WATCH: A World War II veteran plays Taps for trick-or-treaters in Dover, N.H.

"I don’t think I’ve ever heard a fade out like that. The look on his face was just priceless, it was almost like he was more excited to have them there than they could realize."

Jane Ann Sherwood and trick-or-treaters look on as George Sherwood sounds Taps on Halloween 2021. Elena Duguay Morton / Video Screenshot

When trick-or-treaters rang the doorbell at Jane Ann and George Sherwood’s home in Dover, New Hampshire Sunday night, the couple didn’t have any candy to give out. But, to offer something, World War II and Korean War Navy veteran George, 94, serenaded the watching family with a haunting rendition of Taps.

The moment itself was sweet, but the story behind why George plays Taps is even more moving.

The wholesome encounter was caught on video by Dover resident Elena Duguay Morton, who posted it in the town Facebook group. The reaction has been overwhelmingly positive, with many people commenting that it made their day or brought them to tears.

“It’s really cool to see our community come together and love on this man and his family,” she told Boston.com. “It just makes you so proud.”


Duguay Morton was out with her parents and kids, and their neighborhood friends, Sunday evening. The kids didn’t really know what Taps was, she said, but Jane Ann explained a little about it as George got ready. Taps is a signal traditionally played on a bugle that now concludes military funerals and is sounded at memorials and cemeteries, according to the U.S. Department of Veteran Affairs.

“He came out with his cap on and his white gloves…he was really doing it the proper way,” she said. “He did the call of attention and played Taps – which was amazing, I don’t think I’ve ever heard a fade out like that. The look on his face was just priceless, it was almost like he was more excited to have them there than they could realize.”

Another group walked up as he was playing, and when Duguay Morton’s group left, she could hear him playing again from down the street.

How George learned Taps

Jane Ann, 87, told Boston.com George has taken to playing Taps every night at 6 p.m.

“He’s almost 95, so it’s kind of keeping him going,” she said.


Taps has a special place in his heart and history, though. George learned Taps in the Boy Scouts before he quit school and joined the Navy at age, Jane Ann said. He was in the Pacifics through the “big battles” working as a signalman on a minelayer, the USS Terror.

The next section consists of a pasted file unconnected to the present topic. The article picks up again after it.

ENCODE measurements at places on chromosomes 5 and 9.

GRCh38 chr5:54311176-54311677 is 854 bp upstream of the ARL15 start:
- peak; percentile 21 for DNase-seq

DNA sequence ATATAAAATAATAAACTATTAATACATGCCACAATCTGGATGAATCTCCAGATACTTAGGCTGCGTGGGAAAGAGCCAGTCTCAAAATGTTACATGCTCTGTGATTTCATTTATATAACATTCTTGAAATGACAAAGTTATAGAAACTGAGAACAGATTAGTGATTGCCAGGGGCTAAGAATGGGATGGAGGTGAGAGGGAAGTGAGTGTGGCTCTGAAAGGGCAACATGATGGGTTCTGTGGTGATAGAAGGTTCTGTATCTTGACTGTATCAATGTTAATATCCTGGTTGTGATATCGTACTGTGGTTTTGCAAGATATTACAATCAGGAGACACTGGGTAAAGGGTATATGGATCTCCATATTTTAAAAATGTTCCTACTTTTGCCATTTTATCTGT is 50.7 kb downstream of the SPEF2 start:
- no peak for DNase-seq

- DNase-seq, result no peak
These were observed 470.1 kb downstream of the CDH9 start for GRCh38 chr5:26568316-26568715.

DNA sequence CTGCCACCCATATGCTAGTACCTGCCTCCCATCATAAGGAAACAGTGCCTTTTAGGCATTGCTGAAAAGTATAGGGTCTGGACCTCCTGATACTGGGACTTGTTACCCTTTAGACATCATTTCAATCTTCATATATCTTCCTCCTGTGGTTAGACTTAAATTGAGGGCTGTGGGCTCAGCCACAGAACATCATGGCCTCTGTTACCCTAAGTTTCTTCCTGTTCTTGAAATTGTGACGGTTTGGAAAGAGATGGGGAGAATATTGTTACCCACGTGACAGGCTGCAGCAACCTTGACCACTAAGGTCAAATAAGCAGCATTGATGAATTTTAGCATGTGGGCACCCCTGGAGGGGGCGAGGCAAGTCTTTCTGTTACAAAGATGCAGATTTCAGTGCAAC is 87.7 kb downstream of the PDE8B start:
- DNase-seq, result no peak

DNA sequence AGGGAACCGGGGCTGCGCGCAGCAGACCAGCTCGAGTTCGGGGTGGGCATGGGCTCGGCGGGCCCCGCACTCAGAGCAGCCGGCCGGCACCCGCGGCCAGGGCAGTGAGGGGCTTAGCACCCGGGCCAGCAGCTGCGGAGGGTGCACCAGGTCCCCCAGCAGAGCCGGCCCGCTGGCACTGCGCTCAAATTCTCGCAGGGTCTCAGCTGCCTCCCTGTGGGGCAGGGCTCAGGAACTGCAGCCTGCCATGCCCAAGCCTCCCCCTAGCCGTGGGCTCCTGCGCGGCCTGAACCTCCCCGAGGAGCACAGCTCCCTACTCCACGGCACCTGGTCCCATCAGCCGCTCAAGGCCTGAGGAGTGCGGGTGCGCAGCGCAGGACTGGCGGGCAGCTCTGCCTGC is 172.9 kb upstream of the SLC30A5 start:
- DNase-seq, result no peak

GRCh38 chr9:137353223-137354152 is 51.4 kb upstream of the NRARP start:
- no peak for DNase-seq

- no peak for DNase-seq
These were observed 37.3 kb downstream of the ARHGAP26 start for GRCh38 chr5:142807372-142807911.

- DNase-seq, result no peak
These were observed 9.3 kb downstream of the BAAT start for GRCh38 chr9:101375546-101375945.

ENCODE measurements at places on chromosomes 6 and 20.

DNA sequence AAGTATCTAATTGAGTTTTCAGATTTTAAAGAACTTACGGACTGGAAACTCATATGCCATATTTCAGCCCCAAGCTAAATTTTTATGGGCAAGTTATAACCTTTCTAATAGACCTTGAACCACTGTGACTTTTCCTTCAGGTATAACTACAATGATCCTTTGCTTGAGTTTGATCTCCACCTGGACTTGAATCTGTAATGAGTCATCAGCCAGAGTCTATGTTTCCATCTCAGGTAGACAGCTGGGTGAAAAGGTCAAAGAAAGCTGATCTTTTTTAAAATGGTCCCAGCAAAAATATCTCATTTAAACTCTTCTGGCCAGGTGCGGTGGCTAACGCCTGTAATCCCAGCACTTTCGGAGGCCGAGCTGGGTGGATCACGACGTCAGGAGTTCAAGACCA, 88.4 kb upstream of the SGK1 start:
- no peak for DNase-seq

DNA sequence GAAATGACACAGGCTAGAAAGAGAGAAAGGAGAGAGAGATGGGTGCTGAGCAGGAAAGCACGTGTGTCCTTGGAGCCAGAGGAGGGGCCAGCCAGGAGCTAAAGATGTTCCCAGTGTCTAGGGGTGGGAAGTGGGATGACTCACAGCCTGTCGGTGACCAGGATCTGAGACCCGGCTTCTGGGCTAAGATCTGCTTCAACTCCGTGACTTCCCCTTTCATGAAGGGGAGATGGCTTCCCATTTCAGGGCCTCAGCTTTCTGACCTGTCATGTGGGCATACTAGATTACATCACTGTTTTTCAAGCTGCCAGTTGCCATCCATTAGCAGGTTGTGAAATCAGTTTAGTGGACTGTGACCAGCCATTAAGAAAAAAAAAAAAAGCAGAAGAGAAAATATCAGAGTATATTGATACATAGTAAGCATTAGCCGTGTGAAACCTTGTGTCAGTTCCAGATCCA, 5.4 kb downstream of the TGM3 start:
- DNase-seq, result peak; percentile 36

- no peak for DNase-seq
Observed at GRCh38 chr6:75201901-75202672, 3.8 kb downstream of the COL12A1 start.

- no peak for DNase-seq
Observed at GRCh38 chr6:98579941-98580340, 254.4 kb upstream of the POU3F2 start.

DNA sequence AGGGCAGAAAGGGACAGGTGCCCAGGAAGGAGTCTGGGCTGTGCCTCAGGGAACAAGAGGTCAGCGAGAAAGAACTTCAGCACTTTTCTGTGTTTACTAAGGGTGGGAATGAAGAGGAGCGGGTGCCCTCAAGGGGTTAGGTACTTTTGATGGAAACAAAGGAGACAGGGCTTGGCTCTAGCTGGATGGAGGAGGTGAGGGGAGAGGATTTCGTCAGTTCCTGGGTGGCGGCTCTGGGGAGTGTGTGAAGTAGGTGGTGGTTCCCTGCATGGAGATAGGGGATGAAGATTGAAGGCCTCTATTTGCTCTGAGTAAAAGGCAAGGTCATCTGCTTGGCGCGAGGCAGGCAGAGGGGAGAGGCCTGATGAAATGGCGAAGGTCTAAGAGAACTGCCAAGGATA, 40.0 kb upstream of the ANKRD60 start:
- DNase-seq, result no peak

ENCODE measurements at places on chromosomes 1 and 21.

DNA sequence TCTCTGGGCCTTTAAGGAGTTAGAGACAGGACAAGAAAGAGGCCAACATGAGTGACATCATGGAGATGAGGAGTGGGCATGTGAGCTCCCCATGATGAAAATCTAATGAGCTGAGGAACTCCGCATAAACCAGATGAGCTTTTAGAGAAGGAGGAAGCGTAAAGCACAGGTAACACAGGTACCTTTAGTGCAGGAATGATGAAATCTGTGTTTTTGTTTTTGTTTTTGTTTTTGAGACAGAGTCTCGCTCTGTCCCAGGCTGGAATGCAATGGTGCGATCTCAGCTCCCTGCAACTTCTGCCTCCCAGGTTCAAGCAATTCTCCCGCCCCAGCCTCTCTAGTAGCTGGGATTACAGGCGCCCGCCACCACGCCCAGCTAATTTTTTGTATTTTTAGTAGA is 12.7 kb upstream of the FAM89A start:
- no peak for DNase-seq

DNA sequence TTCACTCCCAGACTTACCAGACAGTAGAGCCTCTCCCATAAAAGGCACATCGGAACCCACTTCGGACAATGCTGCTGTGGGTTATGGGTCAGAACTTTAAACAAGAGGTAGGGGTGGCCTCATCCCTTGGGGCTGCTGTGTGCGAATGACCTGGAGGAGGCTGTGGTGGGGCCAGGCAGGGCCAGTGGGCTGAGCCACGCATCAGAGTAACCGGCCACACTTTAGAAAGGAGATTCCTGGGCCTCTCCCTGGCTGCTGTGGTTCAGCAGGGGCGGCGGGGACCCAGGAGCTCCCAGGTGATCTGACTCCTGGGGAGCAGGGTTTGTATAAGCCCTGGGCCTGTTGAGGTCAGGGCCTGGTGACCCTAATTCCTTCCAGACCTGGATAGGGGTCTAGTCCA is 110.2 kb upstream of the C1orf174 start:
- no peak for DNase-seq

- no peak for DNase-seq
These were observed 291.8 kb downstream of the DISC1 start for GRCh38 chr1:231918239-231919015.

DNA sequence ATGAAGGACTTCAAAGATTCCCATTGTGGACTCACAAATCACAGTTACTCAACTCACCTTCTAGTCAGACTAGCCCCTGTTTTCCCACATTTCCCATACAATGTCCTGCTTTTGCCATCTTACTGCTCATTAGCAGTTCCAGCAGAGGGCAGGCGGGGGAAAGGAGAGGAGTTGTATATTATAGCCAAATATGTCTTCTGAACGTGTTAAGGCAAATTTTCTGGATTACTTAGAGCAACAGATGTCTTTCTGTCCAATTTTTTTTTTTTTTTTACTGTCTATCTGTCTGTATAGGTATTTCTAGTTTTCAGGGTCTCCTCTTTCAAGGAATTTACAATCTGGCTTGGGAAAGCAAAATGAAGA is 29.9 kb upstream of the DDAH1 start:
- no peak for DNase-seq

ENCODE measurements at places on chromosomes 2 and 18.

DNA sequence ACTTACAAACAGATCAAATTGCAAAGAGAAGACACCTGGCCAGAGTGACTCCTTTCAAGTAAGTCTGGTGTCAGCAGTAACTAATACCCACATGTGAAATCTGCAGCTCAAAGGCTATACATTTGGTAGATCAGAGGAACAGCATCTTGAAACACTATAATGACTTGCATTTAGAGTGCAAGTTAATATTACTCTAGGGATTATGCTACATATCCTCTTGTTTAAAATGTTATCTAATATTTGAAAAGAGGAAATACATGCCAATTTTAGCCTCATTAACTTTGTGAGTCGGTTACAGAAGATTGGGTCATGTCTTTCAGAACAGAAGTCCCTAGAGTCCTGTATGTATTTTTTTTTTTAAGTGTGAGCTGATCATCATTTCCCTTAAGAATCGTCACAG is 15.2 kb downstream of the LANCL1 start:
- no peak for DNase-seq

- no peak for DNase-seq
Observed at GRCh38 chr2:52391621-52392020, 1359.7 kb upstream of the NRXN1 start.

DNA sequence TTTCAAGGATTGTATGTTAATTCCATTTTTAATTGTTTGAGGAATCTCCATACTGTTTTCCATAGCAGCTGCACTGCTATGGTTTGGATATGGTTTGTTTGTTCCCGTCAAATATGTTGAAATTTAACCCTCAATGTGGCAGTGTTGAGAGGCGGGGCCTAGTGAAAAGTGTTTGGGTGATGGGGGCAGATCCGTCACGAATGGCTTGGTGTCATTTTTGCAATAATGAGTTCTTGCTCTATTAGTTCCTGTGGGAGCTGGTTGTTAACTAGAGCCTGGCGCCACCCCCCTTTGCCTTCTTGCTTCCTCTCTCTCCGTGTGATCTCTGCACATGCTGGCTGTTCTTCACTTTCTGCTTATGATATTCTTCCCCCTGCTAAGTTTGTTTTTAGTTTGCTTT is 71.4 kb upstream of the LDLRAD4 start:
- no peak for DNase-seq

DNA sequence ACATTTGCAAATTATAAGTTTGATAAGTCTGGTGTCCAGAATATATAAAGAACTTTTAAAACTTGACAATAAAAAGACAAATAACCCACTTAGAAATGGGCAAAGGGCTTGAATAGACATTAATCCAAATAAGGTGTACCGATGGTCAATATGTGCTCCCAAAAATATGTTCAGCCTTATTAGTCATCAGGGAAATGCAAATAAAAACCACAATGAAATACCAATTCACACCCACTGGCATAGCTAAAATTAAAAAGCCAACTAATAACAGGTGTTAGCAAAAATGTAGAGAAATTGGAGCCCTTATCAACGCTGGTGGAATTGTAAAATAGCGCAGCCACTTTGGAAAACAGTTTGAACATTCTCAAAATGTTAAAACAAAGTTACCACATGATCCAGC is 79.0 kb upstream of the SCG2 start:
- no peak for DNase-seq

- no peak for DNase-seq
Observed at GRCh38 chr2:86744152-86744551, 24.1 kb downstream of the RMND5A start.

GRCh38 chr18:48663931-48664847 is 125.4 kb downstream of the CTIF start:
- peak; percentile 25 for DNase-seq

“At one point in Okinawa there was a group of marines who were landing and they got hung up on a reef and they were all shot,” Jane Ann said. “They took them all aboard his ship…they had to put them all in bags and a block between their legs so they would sink, and they were looking around for who could sound Taps. He learned it in the Boy Scouts… he did know how to do it but not very much, but they said, ‘Sherwood knows how to sound Taps.’ So, he did sound Taps while they had the burial-at-sea for these 30 marines. It was quite a thing for 17-year-old.”

Over the years, George and a friend, who served as a marine, would visit different cemeteries to play Taps at the gravesites of fallen friends. When his friend couldn’t do it anymore, Jane Ann would take George around after she retired. The two have been married for 63 years.


“We don’t alert a lot of people when he does it locally at the cemetery because it’s good, but he’s not perfect like they are today, but he does it and it’s fine,” Jane Ann said. “He will sound Taps at the Pine Hill Cemetery in Dover on Nov. 11. We wait for the First Parish clock to ring eleven times and I signal him to start – at the Grand Army Republic Monument.”

Bringing the town together

Like many who watched the video, Duguay Morton was deeply moved and was happy to add a little more positivity to the town Facebook group.

“I think Dover itself is really passionate about its community,” she said. “This instance just moved me so much. I honestly think it was the look on his face when he came out the door, it was just pure happiness and excitement to be able to play for these kids. His face alone just made me happy and inspired me to share that with our community to say, ‘Look what we have in our neighborhood.’”


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